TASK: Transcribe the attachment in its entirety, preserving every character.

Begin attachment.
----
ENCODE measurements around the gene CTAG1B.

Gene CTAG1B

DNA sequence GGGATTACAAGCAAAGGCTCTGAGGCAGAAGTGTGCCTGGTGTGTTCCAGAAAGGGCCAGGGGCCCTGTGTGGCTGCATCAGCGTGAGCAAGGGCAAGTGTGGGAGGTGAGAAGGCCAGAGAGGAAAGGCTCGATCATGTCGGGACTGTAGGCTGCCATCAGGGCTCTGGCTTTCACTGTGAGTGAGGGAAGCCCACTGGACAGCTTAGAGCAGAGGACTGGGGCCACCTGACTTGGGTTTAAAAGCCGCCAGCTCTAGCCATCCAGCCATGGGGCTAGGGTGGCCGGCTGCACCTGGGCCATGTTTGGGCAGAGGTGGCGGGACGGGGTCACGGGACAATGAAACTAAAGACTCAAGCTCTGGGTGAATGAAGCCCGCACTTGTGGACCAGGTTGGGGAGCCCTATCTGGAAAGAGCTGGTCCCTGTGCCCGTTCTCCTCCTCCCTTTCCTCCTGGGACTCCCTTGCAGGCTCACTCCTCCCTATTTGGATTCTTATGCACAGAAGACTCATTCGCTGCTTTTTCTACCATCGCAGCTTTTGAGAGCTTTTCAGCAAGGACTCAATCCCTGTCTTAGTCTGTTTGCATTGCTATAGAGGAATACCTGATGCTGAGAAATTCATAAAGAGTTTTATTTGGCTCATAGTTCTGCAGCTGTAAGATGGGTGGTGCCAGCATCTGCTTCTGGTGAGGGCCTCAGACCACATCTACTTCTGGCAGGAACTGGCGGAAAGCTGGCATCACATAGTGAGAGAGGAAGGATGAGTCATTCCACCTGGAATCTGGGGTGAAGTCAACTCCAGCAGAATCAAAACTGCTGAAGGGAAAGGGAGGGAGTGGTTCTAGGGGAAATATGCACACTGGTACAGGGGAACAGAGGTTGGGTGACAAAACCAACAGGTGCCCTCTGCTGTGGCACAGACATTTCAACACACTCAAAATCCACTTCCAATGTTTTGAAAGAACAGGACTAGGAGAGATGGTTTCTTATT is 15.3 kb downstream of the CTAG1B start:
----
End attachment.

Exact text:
ENCODE measurements around the gene CTAG1B.

Gene CTAG1B

DNA sequence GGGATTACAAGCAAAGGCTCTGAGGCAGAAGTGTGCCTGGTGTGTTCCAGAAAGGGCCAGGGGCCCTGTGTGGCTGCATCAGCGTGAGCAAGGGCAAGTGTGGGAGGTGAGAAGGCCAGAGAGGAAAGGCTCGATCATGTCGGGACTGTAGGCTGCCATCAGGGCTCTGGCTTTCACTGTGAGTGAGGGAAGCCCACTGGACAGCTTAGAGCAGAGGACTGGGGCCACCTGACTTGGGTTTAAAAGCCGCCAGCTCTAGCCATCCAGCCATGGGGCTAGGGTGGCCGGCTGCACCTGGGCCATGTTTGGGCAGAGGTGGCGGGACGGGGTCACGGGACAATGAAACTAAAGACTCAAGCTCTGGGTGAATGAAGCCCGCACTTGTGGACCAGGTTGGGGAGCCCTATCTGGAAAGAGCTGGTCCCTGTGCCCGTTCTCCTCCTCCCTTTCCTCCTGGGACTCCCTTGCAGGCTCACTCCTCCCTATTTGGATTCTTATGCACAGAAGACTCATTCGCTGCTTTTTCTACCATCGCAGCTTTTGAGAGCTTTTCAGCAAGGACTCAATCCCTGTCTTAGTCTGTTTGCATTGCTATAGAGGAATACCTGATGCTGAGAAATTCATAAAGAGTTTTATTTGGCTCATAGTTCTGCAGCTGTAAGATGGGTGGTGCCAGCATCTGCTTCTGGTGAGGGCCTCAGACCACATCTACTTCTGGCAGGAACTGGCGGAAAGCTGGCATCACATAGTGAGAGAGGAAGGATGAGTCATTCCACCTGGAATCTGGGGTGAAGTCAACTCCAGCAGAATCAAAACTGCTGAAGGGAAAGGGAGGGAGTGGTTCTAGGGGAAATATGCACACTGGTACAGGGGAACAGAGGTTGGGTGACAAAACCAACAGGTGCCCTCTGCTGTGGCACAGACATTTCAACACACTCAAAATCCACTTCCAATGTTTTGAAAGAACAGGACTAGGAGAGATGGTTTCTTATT is 15.3 kb downstream of the CTAG1B start: